In the Yorùbá religion, Sàngó ( also spelled, Sango or Shango, often known as Xangô or Changó in Latin America and the Caribbean, and also known as Jakuta) is perhaps the most popular Orisha; he is a Sky Father, Undergod of thunder and lightning. Sango was historically a royal ancestor of the Yoruba as he was the third king of the Oyo Kingdom prior to his post-humous deification. In the Lukumí (Olokun mi = "my dear one") religion of the Caribbean, Shango is considered the center point of the religion as he represents the Oyo people of West Africa, the symbolic ancestors of the adherents of the faith. All the major initiation ceremonies (as performed in Cuba, Puerto Rico and Venezuela for the last few hundred years) are based on the traditional Shango ceremony of Ancient Oyo. This ceremony survived the Middle Passage and is considered to be the most complete to have arrived on Western shores. This variation of the Yoruba initiation ceremony became the basis of all Orisha initiations in the West.
The energy given from this Deity of Thunder is also a major symbol of African resistance against an enslaving European culture. He rules the colors red and white; his sacred number is 6; his symbol is the oshe (or double-headed axe), which represents swift and balanced justice. His dominance is over male sexuality and human vitality, in general. He is owner of the Bata (3 double-headed drums), as well as the Arts of Music, Dance and Entertainment. Shango can also be deduced, in some regards, as the personification of the essence of "strategy" (both logic and passion drawn out and fashioned precisely to achieve some end).
Shango (or Jakuta) was the third king of Oyo in Yorubaland; he (along with 14 others) is said to have burst forth from the Undergoddess Yemaja's body after her son, Orungan, attempted to rape her for the second time. It must be stated here, however, that there are almost as many distinct stories regarding the birth and parentage of Shango as there are clans of the Yoruba tribe.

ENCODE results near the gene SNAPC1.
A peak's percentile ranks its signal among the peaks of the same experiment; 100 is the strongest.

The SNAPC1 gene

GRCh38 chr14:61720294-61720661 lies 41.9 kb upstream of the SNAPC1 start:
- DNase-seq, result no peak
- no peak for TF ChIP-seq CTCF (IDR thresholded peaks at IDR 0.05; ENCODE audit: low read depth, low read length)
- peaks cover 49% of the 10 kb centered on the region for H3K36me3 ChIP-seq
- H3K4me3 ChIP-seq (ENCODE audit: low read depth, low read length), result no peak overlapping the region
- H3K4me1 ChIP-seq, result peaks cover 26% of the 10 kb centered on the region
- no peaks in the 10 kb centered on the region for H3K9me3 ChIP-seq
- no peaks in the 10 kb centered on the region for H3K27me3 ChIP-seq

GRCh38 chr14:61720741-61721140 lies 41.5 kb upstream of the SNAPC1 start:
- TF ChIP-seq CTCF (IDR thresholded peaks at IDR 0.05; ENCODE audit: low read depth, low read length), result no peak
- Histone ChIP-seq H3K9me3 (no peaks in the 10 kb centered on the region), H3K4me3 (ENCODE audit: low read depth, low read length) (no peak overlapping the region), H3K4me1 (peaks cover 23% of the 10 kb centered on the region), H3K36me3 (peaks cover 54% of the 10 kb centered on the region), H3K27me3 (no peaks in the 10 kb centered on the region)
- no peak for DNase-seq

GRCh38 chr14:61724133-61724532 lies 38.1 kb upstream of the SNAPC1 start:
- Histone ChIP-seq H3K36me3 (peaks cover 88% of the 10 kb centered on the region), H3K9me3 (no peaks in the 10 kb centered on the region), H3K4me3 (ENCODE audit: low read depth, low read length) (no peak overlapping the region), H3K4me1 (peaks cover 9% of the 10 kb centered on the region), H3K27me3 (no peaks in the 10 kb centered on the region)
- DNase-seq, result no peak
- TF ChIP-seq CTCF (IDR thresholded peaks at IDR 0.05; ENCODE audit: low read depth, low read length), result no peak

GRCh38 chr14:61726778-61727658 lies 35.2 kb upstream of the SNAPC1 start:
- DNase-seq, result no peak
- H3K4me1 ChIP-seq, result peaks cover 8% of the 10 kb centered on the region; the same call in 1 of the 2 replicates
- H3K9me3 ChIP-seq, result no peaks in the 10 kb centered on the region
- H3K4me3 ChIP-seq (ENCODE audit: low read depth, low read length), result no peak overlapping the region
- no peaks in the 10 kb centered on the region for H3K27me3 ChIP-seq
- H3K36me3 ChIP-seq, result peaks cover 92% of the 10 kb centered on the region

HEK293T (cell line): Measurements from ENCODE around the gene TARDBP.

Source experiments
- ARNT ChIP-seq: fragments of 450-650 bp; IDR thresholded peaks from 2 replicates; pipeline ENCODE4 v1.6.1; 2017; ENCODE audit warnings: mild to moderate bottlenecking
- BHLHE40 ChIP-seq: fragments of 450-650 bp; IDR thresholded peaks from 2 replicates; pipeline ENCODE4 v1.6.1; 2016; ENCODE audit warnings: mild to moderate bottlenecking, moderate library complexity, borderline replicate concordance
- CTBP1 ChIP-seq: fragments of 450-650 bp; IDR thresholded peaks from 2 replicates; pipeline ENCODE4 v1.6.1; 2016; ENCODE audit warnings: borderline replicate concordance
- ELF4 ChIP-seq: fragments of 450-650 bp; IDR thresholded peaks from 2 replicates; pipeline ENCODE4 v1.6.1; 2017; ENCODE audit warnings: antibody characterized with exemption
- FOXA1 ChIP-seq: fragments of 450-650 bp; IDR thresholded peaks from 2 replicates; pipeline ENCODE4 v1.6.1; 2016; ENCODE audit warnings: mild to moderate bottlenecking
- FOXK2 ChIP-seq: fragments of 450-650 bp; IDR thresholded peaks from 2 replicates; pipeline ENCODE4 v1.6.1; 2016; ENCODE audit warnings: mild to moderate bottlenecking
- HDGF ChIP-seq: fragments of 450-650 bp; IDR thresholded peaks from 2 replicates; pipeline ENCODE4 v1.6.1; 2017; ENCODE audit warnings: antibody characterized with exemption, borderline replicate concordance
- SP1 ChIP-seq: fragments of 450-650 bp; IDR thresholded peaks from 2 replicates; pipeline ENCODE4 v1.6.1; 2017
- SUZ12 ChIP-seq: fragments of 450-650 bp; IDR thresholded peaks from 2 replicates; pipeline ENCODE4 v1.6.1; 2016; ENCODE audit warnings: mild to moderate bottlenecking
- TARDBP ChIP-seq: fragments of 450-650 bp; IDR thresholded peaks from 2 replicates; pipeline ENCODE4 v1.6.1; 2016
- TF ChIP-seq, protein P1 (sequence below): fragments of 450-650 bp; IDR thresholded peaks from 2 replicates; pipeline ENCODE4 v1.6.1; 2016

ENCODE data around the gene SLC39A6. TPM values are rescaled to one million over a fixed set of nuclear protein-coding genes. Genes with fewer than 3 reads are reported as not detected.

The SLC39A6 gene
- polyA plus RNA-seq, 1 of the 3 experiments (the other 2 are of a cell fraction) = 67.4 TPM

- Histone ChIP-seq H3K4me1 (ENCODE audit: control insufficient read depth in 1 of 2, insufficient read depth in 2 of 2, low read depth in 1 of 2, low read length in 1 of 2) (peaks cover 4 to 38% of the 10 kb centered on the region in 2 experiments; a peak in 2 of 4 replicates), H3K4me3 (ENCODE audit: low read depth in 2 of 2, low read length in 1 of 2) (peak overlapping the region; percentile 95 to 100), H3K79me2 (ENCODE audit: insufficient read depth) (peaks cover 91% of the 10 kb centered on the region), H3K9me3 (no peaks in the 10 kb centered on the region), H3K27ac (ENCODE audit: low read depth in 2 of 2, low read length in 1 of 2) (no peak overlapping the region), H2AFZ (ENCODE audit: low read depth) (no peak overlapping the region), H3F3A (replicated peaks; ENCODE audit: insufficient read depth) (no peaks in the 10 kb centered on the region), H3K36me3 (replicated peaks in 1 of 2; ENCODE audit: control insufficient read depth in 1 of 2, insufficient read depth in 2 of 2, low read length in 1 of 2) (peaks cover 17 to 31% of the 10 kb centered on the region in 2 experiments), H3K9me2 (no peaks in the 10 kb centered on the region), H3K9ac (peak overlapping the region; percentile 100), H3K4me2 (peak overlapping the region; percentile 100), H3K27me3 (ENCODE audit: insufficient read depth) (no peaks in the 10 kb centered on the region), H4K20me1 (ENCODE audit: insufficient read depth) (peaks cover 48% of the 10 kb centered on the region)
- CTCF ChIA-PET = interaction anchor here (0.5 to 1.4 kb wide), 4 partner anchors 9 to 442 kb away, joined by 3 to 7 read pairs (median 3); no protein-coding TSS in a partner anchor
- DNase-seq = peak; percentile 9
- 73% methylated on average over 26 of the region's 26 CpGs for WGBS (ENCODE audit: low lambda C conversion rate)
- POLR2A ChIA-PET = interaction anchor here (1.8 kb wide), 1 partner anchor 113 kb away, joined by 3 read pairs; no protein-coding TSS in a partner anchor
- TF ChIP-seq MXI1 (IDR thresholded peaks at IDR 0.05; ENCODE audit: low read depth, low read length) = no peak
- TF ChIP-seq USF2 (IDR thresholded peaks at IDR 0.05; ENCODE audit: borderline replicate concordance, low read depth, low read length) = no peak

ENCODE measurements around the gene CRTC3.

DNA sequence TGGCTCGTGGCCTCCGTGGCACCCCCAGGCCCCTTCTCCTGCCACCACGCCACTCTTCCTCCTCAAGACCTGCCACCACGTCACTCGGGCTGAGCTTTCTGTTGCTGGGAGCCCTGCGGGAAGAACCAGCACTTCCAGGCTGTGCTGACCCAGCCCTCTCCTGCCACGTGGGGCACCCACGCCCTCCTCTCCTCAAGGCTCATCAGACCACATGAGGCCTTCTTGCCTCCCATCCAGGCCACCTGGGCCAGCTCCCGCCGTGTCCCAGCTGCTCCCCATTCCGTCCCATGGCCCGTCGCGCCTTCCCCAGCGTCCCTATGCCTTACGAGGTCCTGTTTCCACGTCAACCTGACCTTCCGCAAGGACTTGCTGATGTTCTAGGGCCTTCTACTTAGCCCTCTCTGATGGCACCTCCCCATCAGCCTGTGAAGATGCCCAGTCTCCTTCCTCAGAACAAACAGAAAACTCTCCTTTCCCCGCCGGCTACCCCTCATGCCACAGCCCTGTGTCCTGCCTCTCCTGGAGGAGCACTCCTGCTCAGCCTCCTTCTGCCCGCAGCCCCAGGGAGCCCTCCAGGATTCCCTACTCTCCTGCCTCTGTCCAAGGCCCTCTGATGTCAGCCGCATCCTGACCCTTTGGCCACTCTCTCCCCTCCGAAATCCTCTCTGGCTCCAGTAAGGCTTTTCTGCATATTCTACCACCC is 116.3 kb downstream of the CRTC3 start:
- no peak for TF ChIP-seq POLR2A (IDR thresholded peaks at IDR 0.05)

The king is a major character in the divination literature of the Lukumi religion. Stories about Shango's life exemplify some major themes regarding the nature of character and destiny. In one set of stories, Shango is the son of Aganju and Obatala when in female form. As the story goes, Obatala, the king of the white cloth was travelling and had to cross a river. Aganju, the ferryman and Undergod of fire, refused him passage. Obatala retreated and turned himself into a beautiful woman. He returned to the river and traded his/her body for passage. Shango was the result of this unusual union. This tension between reason represented by Obatala and fire represented by Aganju would form the foundation of Shango's particular character and nature. In further patakis or stories of the faith, we find that Shango goes in search of Aganju, his father, and the two of them play out a drama of conflict and resolution that culminates with Shango throwing himself into the fire to prove his lineage. All of the stories regarding Shango tend to revolve around dramatic events such as this one. He has three wives; his favorite (because of her excellent cooking) is Oshun, a river Undergoddess. His other wife, Oba, another river spirit, was conned by Oshun into offering their husband her ear to eat. His anger was greatly kindled by this, and she is said to have fled from his presence to subsequently become the Oba River, which merges with the Oshun River to form dangerous rapids that are believed to be the physical manifestation of her life-long hatred for her fellow royal consort. Lastly, Oya was Shango's third wife, and was the one out of the three who managed to learn the secrets of his powerful magic to use in later life.
Full article ▸